Kirkepiscatoid

Random and not so random musings from a 5th generation NE Missourian who became a 1st generation Episcopalian. Let the good times roll!



When I watched this, I cringed. I don't know or really don't care if the man sitting on the pavement has Parkinson's or not, (I think he does, judging from his head movements) or what created the situation that put him in the position to want to counter-protest the group of Tea Partiers. I don't care about what life choices he made to be without health insurance. I don't care about his lifestyle habits. The only thing that matters to me is the chilling attitude of the man in the white shirt and tie throwing money, and his words, "I'll decide when to give you money."

Does this man think he has the right to decide anything for any of us any more than the rest of us in a free republic?

Money seems to be the one thing that we always seem to think we have more control of than we really do. There's always someone out there who wants to tell any of us how to spend our money, and we always seem to act like we know more than God in how to spend our money. We always think "we" earned it.

Earned. That's an interesting word. Forces beyond us determine the worth of our labors. Society has deemed janitors are worth X amount an hour, and managers are worth Y, and the various professions are worth Z. Even the same job has different worth in different cultures and geographic areas. But "we" earned it.

I wonder how the man throwing money at the man on the ground felt. Did he feel justified? Did it make him feel a little wealthier for a moment? Did he feel a little guilty later that he was "over the top?" We'll never know.

Did the man on the ground ever pick up the money? Or did he leave it lie?

So many questions; no good answers. But it chilled me to think any of us has the capability of being either the man on the ground, or the man tossing the money around. Probably each of us has behaved at least a little bit like either person in the video at least once in our life. Pray for all of us.

4 comments:

I used that in a post too and in the post I do say "what have we become?"

We are always all the people in the story. It is tragic.

Lent reminds us that God is God, and we are not.

We are awful when we decide we are God. This video demonstrates that.

Having been raised a Calvinist and believing in the total depravity of man, I have no trouble understanding the behavior of the man in the white shirt. Still, watching this scene, I also cringed. Reminded me of the black and white newsreels of Germans taunting Jews in the thirties - the viciousness, the lack of shame, the lack of empathy for others. Sad. Sad. And yet this sort of attitude is encouraged by the hate-mongering, right wing commentators - by the far right wing of the Republican Party - a party that prides itself on "family values" - "Christian values" - a party that supports teaching "Creationism" in the schools, and yet displays the most vicious, the most radical social Darwinism in public policy - Darwinism camouflaged by the euphemism of "personal responsibility".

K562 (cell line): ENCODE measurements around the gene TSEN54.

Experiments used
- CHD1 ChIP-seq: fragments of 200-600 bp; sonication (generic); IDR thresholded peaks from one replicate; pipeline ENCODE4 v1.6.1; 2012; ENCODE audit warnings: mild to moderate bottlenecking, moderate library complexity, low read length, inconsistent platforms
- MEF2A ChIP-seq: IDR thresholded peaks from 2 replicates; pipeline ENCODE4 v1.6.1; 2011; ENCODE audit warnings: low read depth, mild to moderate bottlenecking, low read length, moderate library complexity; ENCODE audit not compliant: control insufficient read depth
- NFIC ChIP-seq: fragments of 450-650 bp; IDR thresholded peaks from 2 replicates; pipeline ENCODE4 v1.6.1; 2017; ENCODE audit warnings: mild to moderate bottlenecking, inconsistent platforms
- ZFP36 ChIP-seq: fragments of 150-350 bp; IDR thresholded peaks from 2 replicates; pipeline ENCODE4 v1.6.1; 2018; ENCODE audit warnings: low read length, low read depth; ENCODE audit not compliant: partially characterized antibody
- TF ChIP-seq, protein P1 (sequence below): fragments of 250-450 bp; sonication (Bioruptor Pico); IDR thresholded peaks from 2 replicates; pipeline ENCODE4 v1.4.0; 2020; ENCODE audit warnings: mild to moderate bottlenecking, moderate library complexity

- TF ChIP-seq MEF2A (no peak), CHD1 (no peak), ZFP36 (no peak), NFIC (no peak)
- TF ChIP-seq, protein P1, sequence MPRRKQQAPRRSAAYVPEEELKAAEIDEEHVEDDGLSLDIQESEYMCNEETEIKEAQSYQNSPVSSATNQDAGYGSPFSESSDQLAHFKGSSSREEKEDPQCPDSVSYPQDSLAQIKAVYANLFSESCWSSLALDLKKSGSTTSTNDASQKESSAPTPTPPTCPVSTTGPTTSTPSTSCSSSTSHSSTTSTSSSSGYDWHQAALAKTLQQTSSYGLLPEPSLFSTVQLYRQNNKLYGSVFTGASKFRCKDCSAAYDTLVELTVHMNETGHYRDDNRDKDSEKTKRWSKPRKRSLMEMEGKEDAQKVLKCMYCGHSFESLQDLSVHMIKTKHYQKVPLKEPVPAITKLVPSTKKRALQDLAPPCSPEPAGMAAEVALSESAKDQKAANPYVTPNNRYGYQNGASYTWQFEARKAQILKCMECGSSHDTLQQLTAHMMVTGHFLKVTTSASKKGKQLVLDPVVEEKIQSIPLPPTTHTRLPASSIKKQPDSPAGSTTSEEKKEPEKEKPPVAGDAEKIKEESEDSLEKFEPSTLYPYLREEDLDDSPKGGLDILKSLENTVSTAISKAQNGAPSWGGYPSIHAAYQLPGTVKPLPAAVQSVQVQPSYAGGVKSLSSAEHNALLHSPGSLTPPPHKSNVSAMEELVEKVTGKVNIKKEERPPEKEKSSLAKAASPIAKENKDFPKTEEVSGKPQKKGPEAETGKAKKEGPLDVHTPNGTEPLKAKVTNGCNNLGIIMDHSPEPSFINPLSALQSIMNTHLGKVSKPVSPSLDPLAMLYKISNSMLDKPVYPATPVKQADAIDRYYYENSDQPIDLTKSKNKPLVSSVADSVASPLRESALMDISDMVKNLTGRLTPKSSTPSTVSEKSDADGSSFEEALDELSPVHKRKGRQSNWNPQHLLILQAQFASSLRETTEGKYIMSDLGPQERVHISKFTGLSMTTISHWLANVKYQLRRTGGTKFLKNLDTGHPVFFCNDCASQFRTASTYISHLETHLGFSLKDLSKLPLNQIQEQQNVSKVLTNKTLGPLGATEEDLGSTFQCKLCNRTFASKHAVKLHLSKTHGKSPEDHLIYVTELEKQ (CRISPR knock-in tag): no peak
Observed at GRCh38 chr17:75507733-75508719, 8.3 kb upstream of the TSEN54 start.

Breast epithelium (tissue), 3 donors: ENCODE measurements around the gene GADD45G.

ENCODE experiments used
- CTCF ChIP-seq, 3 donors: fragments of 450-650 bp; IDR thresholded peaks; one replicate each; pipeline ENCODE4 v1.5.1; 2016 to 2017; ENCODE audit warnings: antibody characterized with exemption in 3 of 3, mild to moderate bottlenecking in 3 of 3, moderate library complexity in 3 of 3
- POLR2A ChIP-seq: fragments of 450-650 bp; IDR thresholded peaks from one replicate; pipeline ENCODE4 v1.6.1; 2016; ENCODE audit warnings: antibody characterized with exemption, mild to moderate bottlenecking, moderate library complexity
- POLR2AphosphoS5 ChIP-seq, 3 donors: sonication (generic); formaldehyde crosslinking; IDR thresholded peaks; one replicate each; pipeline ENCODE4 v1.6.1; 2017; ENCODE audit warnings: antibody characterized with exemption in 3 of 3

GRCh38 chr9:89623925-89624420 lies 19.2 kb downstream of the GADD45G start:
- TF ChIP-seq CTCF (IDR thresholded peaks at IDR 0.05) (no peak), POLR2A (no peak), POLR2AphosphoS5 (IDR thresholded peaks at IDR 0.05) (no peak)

Know you do not care about whether or not the "mocked" man has Parkinson, but I want to share what I know. The "mocker" is a member of the phony grassroots group, "Americans for Progress". The man seated on the curb, the man "despised and rejected", is Robert A. Lechner. He was diagnosed with Parkinson's in 2005, went on Medicare, had brain surgery at the Cleveland Clinic, surgery that changed his life. He did not attend the rally for himself. He attended so that others may get the same health care that he received. It is reported that he said: "I don't mind those people ridiculing me, laughing at me. This battle is about people like me, and I knew if I sat there, they could not just ignore me." His presence was one of gratitude and concern for others. Said "I will spend the rest of my life thanking the public for my health care".

Sorry, for the political rant. The fundamentalists believe that Evil is real, is active in the world. Sadly, here I have to agree with them.

I hear you, Kirkcyclandrous. Like you, I believe evil exists in the world. Unlike fundamentalists, I don't believe it exists in a fallen angel or a being with horns, a tail and a pitchfork. I believe it exists in the hearts of humans, right next door to where the Incarnation exists.

I remember early in my medical career, I went through a period where I pondered repeatedly that my "colleagues" included Albert Schweitzer AND Josef Mengele. If I were to embrace Schweitzer, I could not deny Mengele. It took me a while to get to the place where I realized, as an agent of free will, I was given power to choose--choose good, or choose evil. It's all about those "choices," isn't it?

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Kirksville, Missouri, United States
I'm a longtime area resident of that quirky and wonderful place called Kirksville, MO and am wondering what God has hiding round the next corner in my life.

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